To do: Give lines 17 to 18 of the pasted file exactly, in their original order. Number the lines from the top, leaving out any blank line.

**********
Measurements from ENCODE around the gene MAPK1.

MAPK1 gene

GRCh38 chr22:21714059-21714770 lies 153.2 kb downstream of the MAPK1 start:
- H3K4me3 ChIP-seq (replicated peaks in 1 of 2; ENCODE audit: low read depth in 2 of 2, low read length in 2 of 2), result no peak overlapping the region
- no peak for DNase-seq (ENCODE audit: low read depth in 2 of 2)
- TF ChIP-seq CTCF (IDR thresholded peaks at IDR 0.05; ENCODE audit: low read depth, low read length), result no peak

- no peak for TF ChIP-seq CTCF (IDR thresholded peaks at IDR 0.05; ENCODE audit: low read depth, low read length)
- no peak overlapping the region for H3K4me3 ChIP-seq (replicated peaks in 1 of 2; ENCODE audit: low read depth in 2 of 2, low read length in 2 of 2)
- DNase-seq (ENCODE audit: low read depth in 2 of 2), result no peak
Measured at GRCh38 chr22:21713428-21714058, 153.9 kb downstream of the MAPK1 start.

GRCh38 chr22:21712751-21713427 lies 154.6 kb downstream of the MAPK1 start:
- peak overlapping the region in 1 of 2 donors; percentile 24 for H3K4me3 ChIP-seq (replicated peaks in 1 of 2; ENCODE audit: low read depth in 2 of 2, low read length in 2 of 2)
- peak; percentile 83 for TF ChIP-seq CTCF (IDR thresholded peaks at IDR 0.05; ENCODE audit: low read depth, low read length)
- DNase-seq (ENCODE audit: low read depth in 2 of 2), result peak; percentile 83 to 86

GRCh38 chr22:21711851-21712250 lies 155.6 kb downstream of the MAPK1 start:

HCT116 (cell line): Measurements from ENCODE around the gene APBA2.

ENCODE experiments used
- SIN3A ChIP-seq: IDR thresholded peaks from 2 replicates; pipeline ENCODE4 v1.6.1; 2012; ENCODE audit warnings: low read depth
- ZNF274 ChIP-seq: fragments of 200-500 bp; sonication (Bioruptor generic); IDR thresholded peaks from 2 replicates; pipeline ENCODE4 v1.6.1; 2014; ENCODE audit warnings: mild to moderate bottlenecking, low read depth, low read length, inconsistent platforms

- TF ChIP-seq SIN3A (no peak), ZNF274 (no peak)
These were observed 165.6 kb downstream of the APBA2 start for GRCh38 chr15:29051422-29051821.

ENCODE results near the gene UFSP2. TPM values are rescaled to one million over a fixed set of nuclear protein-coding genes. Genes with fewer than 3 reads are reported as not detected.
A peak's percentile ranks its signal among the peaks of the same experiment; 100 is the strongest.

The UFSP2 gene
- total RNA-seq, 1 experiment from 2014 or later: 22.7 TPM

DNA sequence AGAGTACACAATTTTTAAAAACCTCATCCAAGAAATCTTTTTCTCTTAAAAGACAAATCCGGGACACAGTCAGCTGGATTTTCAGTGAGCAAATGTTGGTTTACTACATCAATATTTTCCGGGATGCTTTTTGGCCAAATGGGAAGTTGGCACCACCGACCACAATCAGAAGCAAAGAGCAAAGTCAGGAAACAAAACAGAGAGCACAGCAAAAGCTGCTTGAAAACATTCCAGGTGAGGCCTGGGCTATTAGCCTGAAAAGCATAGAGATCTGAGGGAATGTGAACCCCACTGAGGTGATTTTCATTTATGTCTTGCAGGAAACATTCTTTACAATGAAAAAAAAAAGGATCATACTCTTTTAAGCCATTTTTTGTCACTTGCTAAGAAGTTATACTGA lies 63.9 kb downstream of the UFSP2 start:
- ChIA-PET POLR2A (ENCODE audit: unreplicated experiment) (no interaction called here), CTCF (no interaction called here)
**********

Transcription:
ENCODE experiments used
- SIN3A ChIP-seq: IDR thresholded peaks from 2 replicates; pipeline ENCODE4 v1.6.1; 2012; ENCODE audit warnings: low read depth